Mortality in epilepsy and the influence of comorbid conditions and antiepileptic drugs
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Purpose: Based on a clinical observation, this study was initiated to examine whether treatment with lamotrigine (LTG) is associated with an increased risk of sudden unexpected death in epilepsy (SUDEP) in sub-groups of epilepsy patients, and to explore the underlying causes of the increased mortality rate in the epilepsy population.
Materials and methods: A nested case-control study of SUDEP in Rogaland county, Norway was conducted by review of post mortem reports, data from the Norwegian Cause of Death Registry, and hospital records. We also examined twenty-six newly diagnosed epilepsy patients by signal-averaged and standard electrocardiography. Fifteen patients were treated with LTG and ten with carbamazepine (CBZ). Furthermore the causes of death (COD) of deceased epilepsy patients at Stavanger University Hospital were compared with the COD in the general population.
Results: The incidence of SUDEP was significantly elevated in females on LTG, and a significantly higher proportion of female SUDEP victims were on LTG compared with controls. No significant electrocardiographic abnormalities were detected in the 25 patients that completed the study. A significantly lower proportion of deceased epilepsy patients had died from cardiac disease compared with the general population. In a significant proportion of cases, the onset of the disorder leading to death had preceded the onset of epilepsy.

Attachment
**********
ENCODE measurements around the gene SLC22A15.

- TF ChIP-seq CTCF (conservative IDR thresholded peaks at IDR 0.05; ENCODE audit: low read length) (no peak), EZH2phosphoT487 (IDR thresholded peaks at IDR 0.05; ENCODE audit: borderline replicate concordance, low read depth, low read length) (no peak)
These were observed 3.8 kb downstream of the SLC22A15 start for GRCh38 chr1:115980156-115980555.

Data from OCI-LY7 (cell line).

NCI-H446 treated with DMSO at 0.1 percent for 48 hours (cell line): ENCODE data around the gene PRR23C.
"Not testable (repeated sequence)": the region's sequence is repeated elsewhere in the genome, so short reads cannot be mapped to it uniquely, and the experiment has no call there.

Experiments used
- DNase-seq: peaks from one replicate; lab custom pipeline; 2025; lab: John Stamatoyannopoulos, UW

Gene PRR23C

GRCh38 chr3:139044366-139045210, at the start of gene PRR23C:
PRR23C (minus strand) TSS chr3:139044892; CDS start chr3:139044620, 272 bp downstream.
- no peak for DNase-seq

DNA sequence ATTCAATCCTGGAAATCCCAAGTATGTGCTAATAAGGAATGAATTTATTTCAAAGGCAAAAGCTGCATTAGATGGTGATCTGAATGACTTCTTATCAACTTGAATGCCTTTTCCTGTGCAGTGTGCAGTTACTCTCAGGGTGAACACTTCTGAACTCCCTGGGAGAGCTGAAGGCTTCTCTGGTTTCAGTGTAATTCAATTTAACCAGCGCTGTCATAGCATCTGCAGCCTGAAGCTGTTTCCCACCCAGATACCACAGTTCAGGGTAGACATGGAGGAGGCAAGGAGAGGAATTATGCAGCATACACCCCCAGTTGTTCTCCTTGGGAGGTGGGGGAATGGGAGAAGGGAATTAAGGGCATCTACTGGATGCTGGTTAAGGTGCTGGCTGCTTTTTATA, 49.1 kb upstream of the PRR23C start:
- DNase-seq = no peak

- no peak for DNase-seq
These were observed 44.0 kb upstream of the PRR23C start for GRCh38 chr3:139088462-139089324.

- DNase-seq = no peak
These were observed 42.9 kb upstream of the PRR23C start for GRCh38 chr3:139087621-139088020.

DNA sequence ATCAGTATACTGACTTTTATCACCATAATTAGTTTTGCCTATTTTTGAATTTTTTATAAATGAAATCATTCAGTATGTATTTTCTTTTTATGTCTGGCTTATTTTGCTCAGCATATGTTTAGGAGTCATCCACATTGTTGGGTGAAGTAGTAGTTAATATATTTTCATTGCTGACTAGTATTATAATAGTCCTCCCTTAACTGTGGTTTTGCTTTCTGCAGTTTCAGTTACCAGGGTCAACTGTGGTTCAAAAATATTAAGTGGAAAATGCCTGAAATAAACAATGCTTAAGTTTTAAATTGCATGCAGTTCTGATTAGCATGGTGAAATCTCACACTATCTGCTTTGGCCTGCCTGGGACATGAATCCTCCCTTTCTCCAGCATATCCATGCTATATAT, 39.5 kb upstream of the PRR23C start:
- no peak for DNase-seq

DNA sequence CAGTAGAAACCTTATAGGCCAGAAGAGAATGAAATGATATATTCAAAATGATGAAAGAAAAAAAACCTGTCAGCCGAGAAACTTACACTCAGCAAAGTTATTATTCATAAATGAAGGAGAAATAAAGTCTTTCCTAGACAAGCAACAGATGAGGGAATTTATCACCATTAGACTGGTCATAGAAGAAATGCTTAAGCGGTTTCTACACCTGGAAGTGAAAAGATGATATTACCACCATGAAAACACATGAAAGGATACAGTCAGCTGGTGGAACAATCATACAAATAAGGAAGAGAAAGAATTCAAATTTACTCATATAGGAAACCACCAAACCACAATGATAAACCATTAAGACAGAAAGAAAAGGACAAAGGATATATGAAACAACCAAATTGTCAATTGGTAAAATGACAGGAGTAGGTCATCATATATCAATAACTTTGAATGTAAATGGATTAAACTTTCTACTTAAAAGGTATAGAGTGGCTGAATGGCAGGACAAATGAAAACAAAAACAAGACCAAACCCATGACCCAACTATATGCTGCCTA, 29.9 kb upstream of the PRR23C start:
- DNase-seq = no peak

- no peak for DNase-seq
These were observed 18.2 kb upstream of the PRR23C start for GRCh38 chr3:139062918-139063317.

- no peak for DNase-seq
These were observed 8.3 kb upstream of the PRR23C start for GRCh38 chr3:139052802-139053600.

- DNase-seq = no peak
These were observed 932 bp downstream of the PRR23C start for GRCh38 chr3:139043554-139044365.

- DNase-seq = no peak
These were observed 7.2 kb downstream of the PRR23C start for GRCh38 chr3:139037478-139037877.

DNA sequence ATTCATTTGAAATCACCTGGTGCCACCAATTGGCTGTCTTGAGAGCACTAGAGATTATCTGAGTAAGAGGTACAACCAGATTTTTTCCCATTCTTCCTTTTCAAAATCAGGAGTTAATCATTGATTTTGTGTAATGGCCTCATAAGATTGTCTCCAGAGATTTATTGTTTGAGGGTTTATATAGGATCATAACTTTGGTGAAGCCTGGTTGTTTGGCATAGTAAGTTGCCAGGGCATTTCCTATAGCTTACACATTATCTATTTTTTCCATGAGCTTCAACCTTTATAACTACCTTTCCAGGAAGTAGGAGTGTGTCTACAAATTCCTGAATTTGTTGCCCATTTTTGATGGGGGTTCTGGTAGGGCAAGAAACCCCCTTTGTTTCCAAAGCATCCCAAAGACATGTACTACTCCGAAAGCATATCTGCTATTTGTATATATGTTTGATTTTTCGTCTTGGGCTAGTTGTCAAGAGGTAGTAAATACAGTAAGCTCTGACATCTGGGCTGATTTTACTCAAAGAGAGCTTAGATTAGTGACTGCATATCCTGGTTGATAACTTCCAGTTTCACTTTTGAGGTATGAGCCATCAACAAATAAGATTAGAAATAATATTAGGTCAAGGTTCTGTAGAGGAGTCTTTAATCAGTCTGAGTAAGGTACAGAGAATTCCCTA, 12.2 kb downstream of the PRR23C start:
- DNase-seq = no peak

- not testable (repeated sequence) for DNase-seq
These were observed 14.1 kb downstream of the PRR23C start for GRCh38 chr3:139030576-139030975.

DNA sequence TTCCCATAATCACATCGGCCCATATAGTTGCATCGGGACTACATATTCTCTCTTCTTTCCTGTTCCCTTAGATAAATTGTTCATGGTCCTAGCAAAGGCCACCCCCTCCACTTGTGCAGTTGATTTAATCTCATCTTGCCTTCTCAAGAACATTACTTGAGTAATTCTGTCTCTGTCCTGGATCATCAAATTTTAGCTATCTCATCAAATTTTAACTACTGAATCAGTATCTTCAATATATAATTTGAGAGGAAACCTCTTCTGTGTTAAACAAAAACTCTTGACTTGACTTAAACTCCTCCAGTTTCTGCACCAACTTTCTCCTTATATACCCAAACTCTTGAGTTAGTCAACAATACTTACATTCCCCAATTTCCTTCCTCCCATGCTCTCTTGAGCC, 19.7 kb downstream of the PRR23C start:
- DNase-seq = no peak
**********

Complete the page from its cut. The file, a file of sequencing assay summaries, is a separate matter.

Conclusions: Treatment with LTG in females was significantly associated with SUDEP. However, it remains uncertain whether a causal relationship is present. We found no evidence of cardiac abnormalities caused by LTG or CBZ. Comorbid and underlying disorders were the main determinants of mortality in the epilepsy population.